Budget 2017: Lagoons, city deals and 'Box Office Phil'

Chancellor Philip Hammond
Image caption 'This discussion is still ongoing. I hope we may bring it to conclusion within, let's say. the next 8 days' - Philip Hammond on investment plans for Swansea.

It's about this time of year that I'm often asked: "David, what's going to be in the Budget?"

I usually patiently explain that if I knew what was in the chancellor's red box, I probably wouldn't have to work for a living. But there are a few areas where we have a good idea of what Philip Hammond is planning.

Some Budget changes have already been announced. It's always helpful to remember this when MPs start cheering re-announced tax cuts or fuel duty freezes.

In the new financial year that begins on April 6, the amount you can earn before paying income tax will rise from £10,600 to £11,500. The higher rate threshold will rise from £43,000 to £45,000.

For savers, the annual ISA limit rises from £15,240 to £20,000. Corporation tax will be cut from 20% to 19%. Insurance premium tax will rise from 10% to 12% in June. Petrol duty is frozen until April 2018.

'Spending'

The Treasury has already trailed several announcements that will mean higher spending on technical education and (some) schools in England. The Welsh Government will get a share of increases in comparable spending in England, to spend as it chooses. If the chancellor announces extra cash for social care in England, the same rule applies.

Business rates are more complicated. They are devolved, but if Mr Hammond finds some more money for England via the Department for Communities and Local Government, then expect a cheque to head west to Cardiff Bay too.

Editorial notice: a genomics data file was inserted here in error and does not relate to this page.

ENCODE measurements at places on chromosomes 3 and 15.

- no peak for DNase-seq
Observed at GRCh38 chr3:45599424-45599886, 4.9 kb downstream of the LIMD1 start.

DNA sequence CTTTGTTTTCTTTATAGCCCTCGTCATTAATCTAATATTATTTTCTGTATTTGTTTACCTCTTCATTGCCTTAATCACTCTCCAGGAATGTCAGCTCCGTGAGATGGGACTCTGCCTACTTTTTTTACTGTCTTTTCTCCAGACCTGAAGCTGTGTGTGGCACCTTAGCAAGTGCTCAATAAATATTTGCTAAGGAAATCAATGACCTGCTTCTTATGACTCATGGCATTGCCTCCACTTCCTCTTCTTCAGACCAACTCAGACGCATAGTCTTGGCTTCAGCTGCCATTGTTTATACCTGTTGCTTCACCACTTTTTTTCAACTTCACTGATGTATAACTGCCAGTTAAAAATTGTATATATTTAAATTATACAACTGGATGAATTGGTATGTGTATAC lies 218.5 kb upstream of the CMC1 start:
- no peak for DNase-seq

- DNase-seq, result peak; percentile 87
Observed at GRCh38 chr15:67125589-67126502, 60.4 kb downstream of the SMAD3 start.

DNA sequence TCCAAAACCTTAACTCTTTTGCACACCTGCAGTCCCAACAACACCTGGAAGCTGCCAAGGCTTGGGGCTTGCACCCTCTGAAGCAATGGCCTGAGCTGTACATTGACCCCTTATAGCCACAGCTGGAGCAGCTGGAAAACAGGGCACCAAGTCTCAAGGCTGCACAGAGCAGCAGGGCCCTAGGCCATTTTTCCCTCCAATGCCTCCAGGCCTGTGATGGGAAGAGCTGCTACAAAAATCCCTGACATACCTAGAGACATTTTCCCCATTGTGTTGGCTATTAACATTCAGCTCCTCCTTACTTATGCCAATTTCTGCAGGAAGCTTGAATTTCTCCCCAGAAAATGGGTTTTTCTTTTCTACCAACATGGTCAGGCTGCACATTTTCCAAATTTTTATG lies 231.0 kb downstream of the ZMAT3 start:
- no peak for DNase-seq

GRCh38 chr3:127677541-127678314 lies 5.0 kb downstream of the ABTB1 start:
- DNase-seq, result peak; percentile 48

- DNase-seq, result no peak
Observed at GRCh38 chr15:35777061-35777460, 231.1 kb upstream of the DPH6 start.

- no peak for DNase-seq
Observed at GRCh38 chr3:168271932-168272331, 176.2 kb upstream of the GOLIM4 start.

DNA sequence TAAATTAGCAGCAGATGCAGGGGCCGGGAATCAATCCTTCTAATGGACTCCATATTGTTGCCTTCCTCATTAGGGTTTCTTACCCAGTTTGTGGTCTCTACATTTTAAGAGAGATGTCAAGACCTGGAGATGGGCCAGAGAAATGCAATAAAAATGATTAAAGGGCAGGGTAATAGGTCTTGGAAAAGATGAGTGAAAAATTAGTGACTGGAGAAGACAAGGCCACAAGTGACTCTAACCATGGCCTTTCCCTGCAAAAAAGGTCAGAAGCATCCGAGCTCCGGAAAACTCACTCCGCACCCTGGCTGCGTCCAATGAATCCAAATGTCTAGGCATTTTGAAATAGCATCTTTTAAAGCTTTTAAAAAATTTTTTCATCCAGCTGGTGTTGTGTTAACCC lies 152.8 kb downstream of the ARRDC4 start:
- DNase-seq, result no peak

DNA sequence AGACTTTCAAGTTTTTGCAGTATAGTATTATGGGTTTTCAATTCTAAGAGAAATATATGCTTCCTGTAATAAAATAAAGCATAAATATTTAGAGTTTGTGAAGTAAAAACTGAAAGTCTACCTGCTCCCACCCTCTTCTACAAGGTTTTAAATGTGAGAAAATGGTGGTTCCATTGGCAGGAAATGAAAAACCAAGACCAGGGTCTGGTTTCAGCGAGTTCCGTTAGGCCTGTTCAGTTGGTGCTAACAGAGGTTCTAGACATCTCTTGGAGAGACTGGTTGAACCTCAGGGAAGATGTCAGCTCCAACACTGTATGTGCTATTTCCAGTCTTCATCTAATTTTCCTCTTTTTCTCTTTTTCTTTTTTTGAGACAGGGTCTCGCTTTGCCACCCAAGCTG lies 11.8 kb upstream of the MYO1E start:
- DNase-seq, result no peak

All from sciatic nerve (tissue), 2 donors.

Philip Hammond may be known ironically as 'Box Office Phil' in some quarters but he may have unwittingly raised expectations about the proposed Swansea Bay Region City Deal when he jaunitly told MPs last week: "This discussion is still ongoing. I hope we may bring it to conclusion within, let's say. the next 8 days."

Since then UK government sources have suggested that more work needs to be done before the city deal is formally signed off, although there may be more "warm words" in the Budget speech.

'Optimistic'

Supporters of the Swansea Bay tidal lagoon project who expect the chancellor to give the go-ahead tomorrow are likely to be disappointed. Although a report it commissioned was effusive about its potential, the Department for Business, Energy and Industrial Strategy does not appear to have given its approval.

One of the city's MPs, Carolyn Harris, is more optimistic that Mr Hammond will respond positively to her campaign to stop councils charging for children's funerals.

Finance Secretary, Mark Drakeford, may be less certain that the Welsh Government's Budget shopping list - more money for health and social care, no more cuts and an end to austerity - will meet with a warm reception from the chancellor. With Mr Hammond warning about eye-wateringly high levels of debt and against spending sprees, any cash boost is unlikely to be more than modest.

The new chancellor approaches the Budget rather differently from his predecessor, George Osborne, who often gave the impression Budget day was a news deadline. Mr Hammond appears content to wait for a policy to be worked through rather than to announce it to an artificial deadline.

'Economic'

Stephen Crabb, who served alongside both men in David Cameron's cabinet told me: "Philip Hammond takes a much more accountant-like approach. He's interested in cold, hard facts - cold, hard numbers. And this is where the challenge is for Welsh politicians in terms of securing more investment into Wales - is to make winning economic arguments.

"With George Osborne it was much more about the politics, particularly in the run-up to the 2015 general election. We're now in a phase where actual cold, hard economic arguments will sway the Treasury, probably little else."

If you have six minutes to spare, I've put together a few things to look out for in this Sunday Politics film.

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